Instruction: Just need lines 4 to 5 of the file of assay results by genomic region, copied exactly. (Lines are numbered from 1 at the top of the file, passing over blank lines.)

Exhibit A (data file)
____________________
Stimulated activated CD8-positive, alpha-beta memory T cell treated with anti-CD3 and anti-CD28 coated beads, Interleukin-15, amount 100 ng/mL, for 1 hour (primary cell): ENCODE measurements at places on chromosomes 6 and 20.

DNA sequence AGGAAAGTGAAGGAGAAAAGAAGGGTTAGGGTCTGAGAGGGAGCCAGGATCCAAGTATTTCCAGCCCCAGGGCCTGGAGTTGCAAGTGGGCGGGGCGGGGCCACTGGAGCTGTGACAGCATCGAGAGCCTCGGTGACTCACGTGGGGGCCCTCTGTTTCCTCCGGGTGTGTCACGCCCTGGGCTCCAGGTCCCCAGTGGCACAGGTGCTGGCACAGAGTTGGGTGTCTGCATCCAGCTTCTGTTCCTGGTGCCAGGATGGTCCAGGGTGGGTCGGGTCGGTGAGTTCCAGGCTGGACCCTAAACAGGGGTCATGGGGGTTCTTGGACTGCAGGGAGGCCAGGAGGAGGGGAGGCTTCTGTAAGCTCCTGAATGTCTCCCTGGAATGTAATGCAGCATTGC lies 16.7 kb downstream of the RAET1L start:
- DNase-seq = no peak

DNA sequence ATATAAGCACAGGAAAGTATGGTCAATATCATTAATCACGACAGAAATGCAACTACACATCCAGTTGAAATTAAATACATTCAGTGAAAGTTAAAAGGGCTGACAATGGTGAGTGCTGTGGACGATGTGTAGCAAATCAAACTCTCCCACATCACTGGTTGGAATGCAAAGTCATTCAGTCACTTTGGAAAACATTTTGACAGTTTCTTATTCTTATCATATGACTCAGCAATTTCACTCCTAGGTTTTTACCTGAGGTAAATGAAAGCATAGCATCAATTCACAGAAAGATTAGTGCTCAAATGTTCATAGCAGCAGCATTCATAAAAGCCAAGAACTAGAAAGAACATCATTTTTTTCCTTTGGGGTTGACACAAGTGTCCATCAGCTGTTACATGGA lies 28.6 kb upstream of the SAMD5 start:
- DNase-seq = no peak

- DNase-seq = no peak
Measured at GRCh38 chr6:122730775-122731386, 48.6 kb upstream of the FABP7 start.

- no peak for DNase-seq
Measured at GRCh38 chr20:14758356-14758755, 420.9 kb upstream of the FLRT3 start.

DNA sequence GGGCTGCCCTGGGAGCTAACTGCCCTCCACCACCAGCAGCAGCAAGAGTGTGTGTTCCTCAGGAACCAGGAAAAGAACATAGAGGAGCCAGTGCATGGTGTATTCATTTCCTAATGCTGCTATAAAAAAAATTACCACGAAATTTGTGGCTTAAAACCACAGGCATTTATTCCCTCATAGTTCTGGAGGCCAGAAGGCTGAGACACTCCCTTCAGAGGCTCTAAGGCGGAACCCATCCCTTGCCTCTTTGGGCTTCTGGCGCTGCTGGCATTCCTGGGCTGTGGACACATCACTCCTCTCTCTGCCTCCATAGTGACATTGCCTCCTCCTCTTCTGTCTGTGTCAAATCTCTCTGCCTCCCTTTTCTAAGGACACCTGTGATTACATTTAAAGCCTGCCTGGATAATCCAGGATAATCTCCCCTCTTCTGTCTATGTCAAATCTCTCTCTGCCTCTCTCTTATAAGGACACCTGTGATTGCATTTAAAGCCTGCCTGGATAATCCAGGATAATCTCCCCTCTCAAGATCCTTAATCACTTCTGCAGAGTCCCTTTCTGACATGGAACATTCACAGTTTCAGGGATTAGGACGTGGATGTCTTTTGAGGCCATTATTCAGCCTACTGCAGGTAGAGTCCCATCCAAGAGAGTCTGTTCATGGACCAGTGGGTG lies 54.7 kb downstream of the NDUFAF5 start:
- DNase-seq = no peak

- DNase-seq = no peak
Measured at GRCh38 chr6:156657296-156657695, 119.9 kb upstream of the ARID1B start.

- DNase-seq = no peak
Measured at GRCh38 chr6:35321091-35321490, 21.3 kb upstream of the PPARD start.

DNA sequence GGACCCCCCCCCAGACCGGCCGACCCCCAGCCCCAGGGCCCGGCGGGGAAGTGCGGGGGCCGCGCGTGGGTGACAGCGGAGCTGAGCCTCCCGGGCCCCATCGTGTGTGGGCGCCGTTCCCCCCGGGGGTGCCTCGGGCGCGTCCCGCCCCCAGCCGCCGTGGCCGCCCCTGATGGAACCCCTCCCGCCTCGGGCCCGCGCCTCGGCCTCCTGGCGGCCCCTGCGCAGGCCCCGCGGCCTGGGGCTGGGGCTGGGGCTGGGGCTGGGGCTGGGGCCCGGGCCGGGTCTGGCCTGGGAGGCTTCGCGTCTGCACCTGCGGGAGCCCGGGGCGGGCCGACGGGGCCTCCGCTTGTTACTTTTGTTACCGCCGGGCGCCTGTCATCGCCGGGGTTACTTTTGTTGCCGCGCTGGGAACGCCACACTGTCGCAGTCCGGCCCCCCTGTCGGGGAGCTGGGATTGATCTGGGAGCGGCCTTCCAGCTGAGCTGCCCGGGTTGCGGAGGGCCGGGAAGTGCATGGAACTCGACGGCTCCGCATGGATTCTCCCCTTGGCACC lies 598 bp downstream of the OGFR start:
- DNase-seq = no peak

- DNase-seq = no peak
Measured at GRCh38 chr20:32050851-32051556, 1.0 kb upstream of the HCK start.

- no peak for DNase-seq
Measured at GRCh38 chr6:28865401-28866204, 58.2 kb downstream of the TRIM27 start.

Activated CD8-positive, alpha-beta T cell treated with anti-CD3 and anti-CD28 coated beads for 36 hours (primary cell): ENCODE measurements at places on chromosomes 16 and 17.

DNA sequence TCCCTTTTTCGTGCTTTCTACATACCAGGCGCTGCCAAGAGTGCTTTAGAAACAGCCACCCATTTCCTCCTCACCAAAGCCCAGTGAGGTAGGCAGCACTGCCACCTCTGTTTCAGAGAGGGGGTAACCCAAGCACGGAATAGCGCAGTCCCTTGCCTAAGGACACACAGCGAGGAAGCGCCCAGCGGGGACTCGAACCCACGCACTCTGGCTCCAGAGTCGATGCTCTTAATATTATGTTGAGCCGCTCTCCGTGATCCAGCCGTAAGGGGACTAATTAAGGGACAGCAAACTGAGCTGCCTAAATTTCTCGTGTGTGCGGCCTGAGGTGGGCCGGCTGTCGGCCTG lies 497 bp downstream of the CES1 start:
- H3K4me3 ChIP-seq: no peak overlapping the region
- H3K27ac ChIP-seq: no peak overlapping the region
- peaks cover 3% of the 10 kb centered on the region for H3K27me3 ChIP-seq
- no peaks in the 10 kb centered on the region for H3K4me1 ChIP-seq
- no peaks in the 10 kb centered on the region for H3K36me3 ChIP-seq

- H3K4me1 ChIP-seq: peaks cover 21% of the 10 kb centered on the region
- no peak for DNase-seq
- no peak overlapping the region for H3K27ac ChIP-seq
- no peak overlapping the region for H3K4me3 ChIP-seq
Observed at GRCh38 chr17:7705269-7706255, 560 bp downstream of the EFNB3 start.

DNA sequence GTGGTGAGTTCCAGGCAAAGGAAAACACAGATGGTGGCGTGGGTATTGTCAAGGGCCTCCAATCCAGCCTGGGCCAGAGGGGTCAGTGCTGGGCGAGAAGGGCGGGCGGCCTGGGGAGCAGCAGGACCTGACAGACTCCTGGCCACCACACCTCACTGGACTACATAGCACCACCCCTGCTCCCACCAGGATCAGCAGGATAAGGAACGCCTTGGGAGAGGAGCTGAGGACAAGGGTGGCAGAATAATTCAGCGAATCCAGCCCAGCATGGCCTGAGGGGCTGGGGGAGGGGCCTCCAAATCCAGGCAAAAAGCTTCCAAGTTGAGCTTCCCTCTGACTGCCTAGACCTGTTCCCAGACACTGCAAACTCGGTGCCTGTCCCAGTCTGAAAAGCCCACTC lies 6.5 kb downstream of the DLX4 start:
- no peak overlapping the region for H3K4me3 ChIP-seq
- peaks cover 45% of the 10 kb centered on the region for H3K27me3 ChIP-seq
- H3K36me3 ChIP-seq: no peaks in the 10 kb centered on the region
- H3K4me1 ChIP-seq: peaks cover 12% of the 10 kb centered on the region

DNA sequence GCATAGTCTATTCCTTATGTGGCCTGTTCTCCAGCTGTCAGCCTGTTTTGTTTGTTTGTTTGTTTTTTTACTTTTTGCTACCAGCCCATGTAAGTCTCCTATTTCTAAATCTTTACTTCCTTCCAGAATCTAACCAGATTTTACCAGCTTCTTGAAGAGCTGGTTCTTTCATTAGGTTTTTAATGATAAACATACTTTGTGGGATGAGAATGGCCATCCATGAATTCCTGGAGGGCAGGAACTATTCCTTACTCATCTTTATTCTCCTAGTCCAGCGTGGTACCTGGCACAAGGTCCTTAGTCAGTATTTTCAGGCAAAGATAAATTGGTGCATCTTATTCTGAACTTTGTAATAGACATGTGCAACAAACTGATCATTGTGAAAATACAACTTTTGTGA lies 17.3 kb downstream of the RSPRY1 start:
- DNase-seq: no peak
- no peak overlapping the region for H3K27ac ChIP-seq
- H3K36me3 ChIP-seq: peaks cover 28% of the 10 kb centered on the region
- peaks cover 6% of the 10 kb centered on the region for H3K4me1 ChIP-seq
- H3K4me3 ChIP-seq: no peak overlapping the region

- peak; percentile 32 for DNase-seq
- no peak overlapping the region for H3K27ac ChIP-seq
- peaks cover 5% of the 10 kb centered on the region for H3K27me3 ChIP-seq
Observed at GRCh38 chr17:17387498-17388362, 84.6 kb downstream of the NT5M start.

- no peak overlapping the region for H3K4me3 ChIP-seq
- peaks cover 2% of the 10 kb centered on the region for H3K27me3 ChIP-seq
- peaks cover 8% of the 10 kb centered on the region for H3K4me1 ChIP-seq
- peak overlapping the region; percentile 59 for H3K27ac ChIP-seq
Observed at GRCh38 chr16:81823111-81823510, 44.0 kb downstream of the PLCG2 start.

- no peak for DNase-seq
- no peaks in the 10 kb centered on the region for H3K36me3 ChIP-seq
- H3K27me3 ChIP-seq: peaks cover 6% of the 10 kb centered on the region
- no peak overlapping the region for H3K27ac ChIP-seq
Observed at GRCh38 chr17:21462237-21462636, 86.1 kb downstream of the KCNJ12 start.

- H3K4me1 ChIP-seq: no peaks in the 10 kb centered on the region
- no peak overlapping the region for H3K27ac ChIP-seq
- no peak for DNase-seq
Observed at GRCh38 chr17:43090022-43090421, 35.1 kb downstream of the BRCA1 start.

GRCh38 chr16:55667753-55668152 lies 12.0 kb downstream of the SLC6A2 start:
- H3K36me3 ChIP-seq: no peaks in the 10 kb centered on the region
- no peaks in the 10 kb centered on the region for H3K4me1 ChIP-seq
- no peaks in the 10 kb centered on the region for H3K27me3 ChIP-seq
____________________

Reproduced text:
DNA sequence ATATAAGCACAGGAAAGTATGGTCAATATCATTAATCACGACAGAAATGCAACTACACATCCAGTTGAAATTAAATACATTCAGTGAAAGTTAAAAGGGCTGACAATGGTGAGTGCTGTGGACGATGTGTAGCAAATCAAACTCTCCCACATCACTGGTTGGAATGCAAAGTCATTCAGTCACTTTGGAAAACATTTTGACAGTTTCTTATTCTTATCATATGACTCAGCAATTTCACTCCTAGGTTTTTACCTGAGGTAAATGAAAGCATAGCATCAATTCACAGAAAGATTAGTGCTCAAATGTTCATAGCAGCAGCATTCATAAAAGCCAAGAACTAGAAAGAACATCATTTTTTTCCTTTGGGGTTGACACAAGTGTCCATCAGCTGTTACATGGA lies 28.6 kb upstream of the SAMD5 start:
- DNase-seq = no peak